# Show that the semigroup corresponding to the Yosida approximation is contractive

Let $$(\mathcal D(A),A)$$ be a closed densely-defined linear operator on a $$\mathbb R$$-Banach space $$E$$ such that $$(0,\infty)$$ is contained in the resolvent set $$\rho(A)$$ of $$(\mathcal D(A),A)$$ and $$\left\|\lambda R_\lambda(A)\right\|_{\mathfrak L(E)}\le1\;\;\;\text{for all }\lambda>0\tag1,$$ where $$R_\lambda(A):=B_\lambda^{-1}$$ with $$B_\lambda:=\lambda\operatorname{id}_{\mathcal D(A)}-A$$ for $$\lambda\in\rho(A)$$. Now, let $$A_n:=nAR_n(A)=n^2R_n(A)-n\operatorname{id}_E$$ and $$T_n(t):=e^{tA_n}\;\;\;\text{for }t\ge0$$ for $$n\in\mathbb N$$.

How can we show that $$\left\|T(t)\right\|_{\mathfrak L(E)}\le 1?\tag2$$

I've seen a proof claiming that $$\left\|T(t)\right\|_{\mathfrak L(E)}\le e^{-nt}e^{\left\|n^2R_n(A)\right\|_{\mathfrak L(E)}t}\tag3\;\;\;\text{for all }n\in\mathbb N,$$ but how do we obtain this? Clearly, $$\left\|e^{tB}\right\|_{\mathfrak L(E)}\le e^{t\left\|B\right\|_{\mathfrak L(B)}}\;\;\;\text{for all }t\ge0\tag4$$ for all $$B\in\mathfrak L(E)$$, but I don't get why we can pull out the $$e^{-nt}$$ in $$(3)$$.

• $e^{A+B}=e^{A}e^{B}$ if $A$ and $B$ commute. In your case, $-nI$ and $n^2 R_n(A)$ commute. – DisintegratingByParts Nov 9 '18 at 0:43
• @DisintegratingByParts Do you have a reference for that? – 0xbadf00d Nov 9 '18 at 9:23
• What is $A_1$? $I-A$ or $A(I-A)^{-1}$? – Pedro Nov 9 '18 at 15:36
• A power series argument works the same for real or complex numbers $A,B$ as it does for bounded commuting operators. In either case, $e^{A+B}=e^{A}e^{B}$. – DisintegratingByParts Nov 9 '18 at 18:14
• @Pedro $A_1=\operatorname{id}_{\mathcal D(A)}-A$. Why do you think it could be something else? – 0xbadf00d Nov 10 '18 at 11:27

In the Hille-Yosida Theorem, it is assumed that $$(\lambda I-A)$$ is invertible for all $$\lambda > 0$$, and that $$\|\lambda (\lambda I-A)^{-1}\| \le 1$$ for all $$\lambda > 0$$. Therefore, if $$x\in\mathcal{D}(A)$$ and $$\lambda > 0$$, \begin{align} \lambda(\lambda I-A)^{-1}x&=(\lambda I-A)(\lambda I-A)^{-1}x+(\lambda I-A)^{-1}Ax \\ &= x+(\lambda I-A)^{-1}Ax \\ \|\lambda(\lambda I-A)^{-1}x-x\| &\le \frac{1}{\lambda}\|Ax\|. \end{align} Therefore $$\lim_{\lambda\rightarrow\infty}\lambda(\lambda I-A)^{-1}x=x$$ for all $$x\in\mathcal{D}(A)$$. Using the density of the domain of $$A$$ and the resolvent estimate $$\|\lambda(\lambda I-A)^{-1}\|$$, it follows that $$\lim_{\lambda\rightarrow\infty}\lambda(\lambda I-A)^{-1}x=x,\;\; \forall x\in X.$$ Therefore, $$\lim_{\lambda\rightarrow\infty}\lambda (\lambda I-A)^{-1}Ax=Ax,\;\;x\in\mathcal{D}(A) \\ \lim_{\lambda\rightarrow\infty} \lambda(\lambda I-A)^{-1}\{(A-\lambda I)x+\lambda I\}x=Ax \\ \lim_{\lambda\rightarrow\infty}\{-\lambda+\lambda^2(\lambda I-A)^{-1}\}x=Ax.$$ The semigroup for $$A$$ can be defined as \begin{align} T(t)x & = \lim_{\lambda\rightarrow\infty}\exp\left[t\{-\lambda+\lambda^2(\lambda I-A)^{-1}\}\right]x \end{align} For any $$x\in X$$ and $$\lambda > 0$$, $$\|\exp\left[t\{-\lambda+\lambda^2(\lambda I-A)^{-1}\}\right]x\| \\ \le e^{-t\lambda} \exp\left[t\lambda\|\lambda(\lambda I-A)^{-1}\|\right]\|x\| \\ \le e^{-t\lambda} e^{t\lambda}\|x\|= \|x\|.$$ Therefore $$\|T(t)\| \le 1$$ for all $$t \ge 0$$.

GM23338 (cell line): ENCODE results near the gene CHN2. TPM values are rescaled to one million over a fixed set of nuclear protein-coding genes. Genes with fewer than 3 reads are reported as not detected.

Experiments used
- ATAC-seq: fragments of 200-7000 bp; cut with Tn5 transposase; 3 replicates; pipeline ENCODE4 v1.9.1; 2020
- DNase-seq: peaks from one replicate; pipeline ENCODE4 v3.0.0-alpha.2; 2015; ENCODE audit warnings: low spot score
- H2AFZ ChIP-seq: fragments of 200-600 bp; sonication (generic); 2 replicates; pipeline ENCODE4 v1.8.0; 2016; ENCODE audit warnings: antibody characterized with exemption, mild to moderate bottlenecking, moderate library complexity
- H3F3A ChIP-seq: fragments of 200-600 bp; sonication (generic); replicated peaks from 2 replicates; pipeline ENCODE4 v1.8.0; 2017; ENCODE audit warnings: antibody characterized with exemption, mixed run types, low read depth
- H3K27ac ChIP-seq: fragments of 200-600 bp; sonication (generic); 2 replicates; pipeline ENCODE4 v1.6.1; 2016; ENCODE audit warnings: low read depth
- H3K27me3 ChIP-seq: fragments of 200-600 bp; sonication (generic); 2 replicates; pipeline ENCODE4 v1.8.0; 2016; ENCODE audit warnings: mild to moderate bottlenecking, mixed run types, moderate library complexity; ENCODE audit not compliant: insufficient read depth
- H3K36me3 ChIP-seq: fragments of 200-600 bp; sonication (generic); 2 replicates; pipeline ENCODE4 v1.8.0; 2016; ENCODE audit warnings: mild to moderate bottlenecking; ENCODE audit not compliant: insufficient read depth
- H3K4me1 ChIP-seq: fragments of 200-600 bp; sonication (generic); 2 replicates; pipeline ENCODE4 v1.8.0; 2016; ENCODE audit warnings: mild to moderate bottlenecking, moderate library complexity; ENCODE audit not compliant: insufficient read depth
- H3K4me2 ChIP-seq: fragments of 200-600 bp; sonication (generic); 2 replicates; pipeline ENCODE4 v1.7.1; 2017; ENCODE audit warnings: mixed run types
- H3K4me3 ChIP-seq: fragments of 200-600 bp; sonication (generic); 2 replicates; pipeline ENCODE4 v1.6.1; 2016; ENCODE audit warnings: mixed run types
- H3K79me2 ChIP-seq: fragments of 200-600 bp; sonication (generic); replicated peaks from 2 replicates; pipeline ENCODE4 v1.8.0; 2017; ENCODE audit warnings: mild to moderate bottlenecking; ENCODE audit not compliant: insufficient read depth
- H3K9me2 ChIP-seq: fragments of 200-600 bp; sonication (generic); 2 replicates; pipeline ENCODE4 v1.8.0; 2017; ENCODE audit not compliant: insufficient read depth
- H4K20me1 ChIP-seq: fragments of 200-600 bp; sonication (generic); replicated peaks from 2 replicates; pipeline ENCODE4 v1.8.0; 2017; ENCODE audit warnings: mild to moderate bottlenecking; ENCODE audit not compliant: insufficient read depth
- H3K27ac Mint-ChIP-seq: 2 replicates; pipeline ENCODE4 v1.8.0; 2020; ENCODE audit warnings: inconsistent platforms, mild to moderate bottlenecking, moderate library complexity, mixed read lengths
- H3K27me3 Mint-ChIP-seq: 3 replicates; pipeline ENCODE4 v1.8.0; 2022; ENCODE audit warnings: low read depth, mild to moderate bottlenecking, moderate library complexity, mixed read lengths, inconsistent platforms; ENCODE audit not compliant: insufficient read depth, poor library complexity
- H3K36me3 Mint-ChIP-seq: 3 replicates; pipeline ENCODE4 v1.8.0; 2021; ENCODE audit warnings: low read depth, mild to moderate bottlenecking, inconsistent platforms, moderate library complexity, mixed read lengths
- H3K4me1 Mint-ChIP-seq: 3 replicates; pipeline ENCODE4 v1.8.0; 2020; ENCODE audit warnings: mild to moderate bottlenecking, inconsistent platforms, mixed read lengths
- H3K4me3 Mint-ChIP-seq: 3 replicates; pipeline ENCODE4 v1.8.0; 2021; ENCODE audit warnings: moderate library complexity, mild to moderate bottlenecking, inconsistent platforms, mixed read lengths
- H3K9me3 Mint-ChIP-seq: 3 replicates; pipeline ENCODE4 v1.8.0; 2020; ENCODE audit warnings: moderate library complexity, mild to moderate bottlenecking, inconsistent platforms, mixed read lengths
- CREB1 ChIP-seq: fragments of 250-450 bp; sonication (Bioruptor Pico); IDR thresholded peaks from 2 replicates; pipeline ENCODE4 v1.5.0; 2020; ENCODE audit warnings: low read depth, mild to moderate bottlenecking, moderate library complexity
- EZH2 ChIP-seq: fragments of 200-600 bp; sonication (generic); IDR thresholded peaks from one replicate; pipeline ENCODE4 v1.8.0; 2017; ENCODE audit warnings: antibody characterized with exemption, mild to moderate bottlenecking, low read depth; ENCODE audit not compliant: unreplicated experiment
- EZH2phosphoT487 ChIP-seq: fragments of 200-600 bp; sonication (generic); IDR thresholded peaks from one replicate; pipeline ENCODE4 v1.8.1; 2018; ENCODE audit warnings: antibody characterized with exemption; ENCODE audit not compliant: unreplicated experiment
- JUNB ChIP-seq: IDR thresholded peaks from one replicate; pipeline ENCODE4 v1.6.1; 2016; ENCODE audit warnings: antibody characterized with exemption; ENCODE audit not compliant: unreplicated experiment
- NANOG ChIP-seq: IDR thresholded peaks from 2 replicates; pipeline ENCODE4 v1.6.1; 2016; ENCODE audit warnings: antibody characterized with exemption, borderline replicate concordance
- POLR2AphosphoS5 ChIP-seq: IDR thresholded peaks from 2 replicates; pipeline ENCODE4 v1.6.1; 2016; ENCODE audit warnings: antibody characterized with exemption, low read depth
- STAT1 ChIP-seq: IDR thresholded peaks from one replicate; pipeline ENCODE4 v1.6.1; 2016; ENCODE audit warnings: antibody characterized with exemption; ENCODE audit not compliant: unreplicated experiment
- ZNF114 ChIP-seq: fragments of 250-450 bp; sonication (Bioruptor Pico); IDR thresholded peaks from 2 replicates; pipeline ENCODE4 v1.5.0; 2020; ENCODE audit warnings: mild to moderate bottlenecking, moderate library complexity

How can we show $$(2)$$?
Following Pazy's argument (which seems to be the standard one, where $$T(t)$$ is defined by $$T(t)x=\lim_{n\to\infty} \mathrm{e}^{t A_n}x$$), it is enough to show that $$\|\mathrm{e}^{t A_n}\|_\mathcal{L}\leq 1,\quad\forall\ n\in\mathbb N.$$
For this, note that \begin{aligned} \|\mathrm{e}^{t A_n}\|_\mathcal{L} &= \|\mathrm{e}^{tn^2(n-A)^{-1}}\mathrm{e}^{-tn I}\|_{\mathcal{L}} = \|\mathrm{e}^{tn^2(n-A)^{-1}}\mathrm{e}^{-tn }I\|_{\mathcal{L}} =\mathrm{e}^{-tn}\|\mathrm{e}^{tn^2(n-A)^{-1}}\|_{\mathcal{L}}\\ &\leq\mathrm{e}^{-tn}\mathrm{e}^{tn^2\|(n-A)^{-1}\|_\mathcal{L}}\leq \mathrm{e}^{-tn}\mathrm{e}^{tn}=1. \end{aligned}